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Celadon Factory - Celadon Factory, Sankamphaeng, Handicraft, silverware, lacquerware, ceramics, celadons, hand-made, Siam Celadon, art, pottery, ceramic artists, ceramic pottery, made by hand, hand made crafts, roming tea, cha raming, raming tea house, thai potery, thai pohery

Celadon Factory

The road that runs east from Chiang Mai to Sankamphaeng is marked on maps as Highway 1006, but it is known locally by a more colourful name – the Handicraft Road. This is because the road is lined with artisans’ workshops and showrooms where you can see both the processes and products of the handicrafts for which northern Thailand is famous.
Handicraft factories located on this road include silk and silverware, lacquerware, ceramics, celadons, umbrellas and fans. A trip down this road is one of the most interesting activities for visitors to Chiang Mai. It offers the chance not only to meet local people, but also to learn something of the techniques used in producing traditional handicrafts, and to pick up a striking souvenir to take back home.
This July, Chang Puak Magazine takes you to Siam Celadon factory, a famous place producing elegant and characteristic celadon; hand-made in Thailand and exported to the world. Celadon is form of glazed stoneware which became famous at a very early date. The word “celadon” is derived from the Sanskrit language and means green-glazed stone. It is classifieds as high-fired stoneware, fired in wood-fired kilns.
The green-colored glaze is achieved by a mixture of wood ash being fired into the clay, giving it its characteristic colour and cracked texture.
In the old times, celadon ware was believed to change color when poisoned food touched it; it was highly prized and in great demand in Thailand. According to Thai history, King Ramkamhaeng The Great visited China in the 13th century and brought Chinese pottery and potters back to Thailand. When they arrived in Chiang Mai they found a thriving ceramics industry. 83 kilns were firing at its height and soon celadon ware was being produced as well. Today, the northern region specializes in the making of green and blue celadon, but yellow and brown wares can also be found.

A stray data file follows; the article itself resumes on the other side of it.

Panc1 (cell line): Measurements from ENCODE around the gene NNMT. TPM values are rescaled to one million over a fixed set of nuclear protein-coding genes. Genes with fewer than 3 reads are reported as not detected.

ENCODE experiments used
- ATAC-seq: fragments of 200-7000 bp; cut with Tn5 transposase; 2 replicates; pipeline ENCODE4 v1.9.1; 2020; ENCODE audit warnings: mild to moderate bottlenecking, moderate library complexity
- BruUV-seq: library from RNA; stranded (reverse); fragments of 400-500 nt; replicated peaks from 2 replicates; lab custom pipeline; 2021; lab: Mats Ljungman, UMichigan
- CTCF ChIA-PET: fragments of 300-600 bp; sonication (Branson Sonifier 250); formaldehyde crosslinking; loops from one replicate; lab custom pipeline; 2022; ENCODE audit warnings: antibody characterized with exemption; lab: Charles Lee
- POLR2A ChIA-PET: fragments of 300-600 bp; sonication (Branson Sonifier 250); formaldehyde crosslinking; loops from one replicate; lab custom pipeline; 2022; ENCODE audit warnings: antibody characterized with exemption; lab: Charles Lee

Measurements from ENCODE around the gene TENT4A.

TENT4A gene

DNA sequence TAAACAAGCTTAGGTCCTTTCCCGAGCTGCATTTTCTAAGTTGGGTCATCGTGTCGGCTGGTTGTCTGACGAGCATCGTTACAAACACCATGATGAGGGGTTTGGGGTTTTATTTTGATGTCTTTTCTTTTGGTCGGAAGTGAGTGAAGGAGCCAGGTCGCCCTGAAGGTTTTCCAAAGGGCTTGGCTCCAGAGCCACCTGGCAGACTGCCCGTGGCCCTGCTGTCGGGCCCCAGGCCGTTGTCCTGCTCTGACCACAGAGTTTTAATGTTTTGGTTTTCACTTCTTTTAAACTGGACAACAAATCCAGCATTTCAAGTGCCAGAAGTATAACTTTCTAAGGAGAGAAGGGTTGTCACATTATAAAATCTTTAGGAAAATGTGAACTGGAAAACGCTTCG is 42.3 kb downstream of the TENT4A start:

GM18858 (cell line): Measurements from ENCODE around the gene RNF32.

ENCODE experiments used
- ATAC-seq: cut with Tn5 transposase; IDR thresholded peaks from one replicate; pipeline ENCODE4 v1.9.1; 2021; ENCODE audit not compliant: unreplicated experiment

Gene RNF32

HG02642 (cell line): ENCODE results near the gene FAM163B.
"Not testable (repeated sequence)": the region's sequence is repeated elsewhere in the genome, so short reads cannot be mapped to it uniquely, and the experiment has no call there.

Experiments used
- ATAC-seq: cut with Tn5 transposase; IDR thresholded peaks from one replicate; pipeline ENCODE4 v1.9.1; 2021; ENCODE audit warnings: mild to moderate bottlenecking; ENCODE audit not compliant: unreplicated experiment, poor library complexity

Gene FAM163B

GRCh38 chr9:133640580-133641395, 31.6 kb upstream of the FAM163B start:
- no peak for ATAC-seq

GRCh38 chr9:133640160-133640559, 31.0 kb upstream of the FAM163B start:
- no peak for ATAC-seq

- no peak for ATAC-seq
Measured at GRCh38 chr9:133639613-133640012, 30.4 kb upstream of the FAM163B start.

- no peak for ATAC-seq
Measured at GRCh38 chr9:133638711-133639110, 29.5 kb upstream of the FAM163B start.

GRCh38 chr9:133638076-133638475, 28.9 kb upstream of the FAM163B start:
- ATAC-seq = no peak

At the Siam Celadon factory everything, from drumshapped seats and table bases to complete dinner sets, is made by hand. The factory houses many rooms, each one being devoted to one of the many steps in the process of celadon-making. First, local ball clay is prepared and formed into slabs for the potter. It is shaped into plates by women at work at a motorized potter’s wheel, using a knife to control the shaping.
The production is a relatively long and complicated process. The most essential aspects of it are the use of the proper earthenware clay raw materials, proper drying, the use of highly skilled artisans in molding and design application, then in the glazing and firing processes. A small, comparatively simplistic design, either hand-painted or in low relief, usually takes four to six weeks to make well. A larger piece can take as long as ten weeks, although six to eight weeks is the average.
Before drying, the pieces that are to receive applied decorations like leaves and flowers go to a liquid-slip artist. Pieces that cannot be thrown, such as coffeepots and figurines, are cast in the jiggers shed. Here, clay is poured into a mold and allowed to set and dry. The clay for a half-inch-thick wall sets for one and a half hours before the excess is poured out. After two days of drying in the mold, it is ready for the low - or biscuit - firing at 1,472 degrees.
Next comes glazing. The piece is dipped into a mixture of wood ash and another local clay, different from the ball clay. The proportion of ash and clay determines the color of a piece, whether classic green, greenish-brown or the attractive blue that was introduced a while ago. If the article has a design, the first coat is wiped with a sponge so that it fills in the design and makes it darker. A second dipping takes place when the first coat has dried, and then a third coat is brushed on to smooth over any imperfections before the high - or glaze - firing at 2,372 degrees. The 10-hour slowcooling period gives Thai celadon its crackle.
At Siam Celadon you can witness the different steps of the making of celadon and you can choose beautiful products in their showroom (prices are affordable). The art of celadon is a living art passed down from one generation to another but in our modern times it is becoming more and more difficult to interest the new generation in this work. Visit this beautiful factory to bring home unfogettable memories.

SIAM CELADON :
38 Moo 10, T.Tonpao Sankampeang Chiang Mai
Tel. 053-331 526
www www.siamceladon.com

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